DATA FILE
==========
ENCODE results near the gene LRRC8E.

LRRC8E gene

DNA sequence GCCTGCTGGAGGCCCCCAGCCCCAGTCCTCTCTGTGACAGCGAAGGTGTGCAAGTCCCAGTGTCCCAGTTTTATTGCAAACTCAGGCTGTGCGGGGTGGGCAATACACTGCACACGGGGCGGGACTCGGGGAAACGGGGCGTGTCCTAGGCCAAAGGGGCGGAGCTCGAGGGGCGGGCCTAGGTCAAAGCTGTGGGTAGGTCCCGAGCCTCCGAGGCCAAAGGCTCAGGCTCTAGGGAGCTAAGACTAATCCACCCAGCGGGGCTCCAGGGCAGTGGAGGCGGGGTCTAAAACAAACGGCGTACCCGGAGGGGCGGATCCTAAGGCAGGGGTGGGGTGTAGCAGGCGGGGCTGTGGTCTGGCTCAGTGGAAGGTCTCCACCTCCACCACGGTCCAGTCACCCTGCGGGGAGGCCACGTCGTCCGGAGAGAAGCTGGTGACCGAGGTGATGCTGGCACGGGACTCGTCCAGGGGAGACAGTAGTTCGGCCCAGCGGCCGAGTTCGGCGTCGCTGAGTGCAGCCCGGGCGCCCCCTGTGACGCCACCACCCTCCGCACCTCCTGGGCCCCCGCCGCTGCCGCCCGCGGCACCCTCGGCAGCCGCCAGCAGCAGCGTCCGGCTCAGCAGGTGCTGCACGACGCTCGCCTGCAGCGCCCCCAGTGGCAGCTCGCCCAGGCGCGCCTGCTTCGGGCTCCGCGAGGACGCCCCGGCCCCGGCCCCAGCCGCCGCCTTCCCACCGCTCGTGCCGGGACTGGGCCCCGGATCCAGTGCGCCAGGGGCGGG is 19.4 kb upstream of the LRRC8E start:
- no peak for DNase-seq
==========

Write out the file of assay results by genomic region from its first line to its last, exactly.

ENCODE results near the gene LRRC8E.

LRRC8E gene

DNA sequence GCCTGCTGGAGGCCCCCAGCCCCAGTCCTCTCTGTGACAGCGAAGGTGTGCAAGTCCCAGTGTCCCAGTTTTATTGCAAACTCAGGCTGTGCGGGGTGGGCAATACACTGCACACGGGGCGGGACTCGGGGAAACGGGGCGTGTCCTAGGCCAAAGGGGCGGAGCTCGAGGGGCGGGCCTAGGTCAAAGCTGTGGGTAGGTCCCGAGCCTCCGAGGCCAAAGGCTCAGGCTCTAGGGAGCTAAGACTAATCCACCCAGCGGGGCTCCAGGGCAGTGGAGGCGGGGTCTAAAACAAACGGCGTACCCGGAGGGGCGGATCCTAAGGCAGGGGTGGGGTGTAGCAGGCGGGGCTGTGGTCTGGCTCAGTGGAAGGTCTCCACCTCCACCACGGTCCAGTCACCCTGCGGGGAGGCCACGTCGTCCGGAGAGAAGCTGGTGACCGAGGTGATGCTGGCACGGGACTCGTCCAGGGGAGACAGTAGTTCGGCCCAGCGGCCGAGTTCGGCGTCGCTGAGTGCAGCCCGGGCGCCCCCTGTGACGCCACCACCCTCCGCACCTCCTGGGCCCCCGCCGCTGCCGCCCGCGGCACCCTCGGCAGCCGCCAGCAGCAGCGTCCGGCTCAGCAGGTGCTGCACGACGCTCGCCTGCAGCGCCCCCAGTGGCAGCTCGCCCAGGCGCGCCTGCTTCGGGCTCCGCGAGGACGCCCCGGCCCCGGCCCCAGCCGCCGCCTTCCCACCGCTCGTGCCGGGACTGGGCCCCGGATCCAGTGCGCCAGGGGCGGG is 19.4 kb upstream of the LRRC8E start:
- no peak for DNase-seq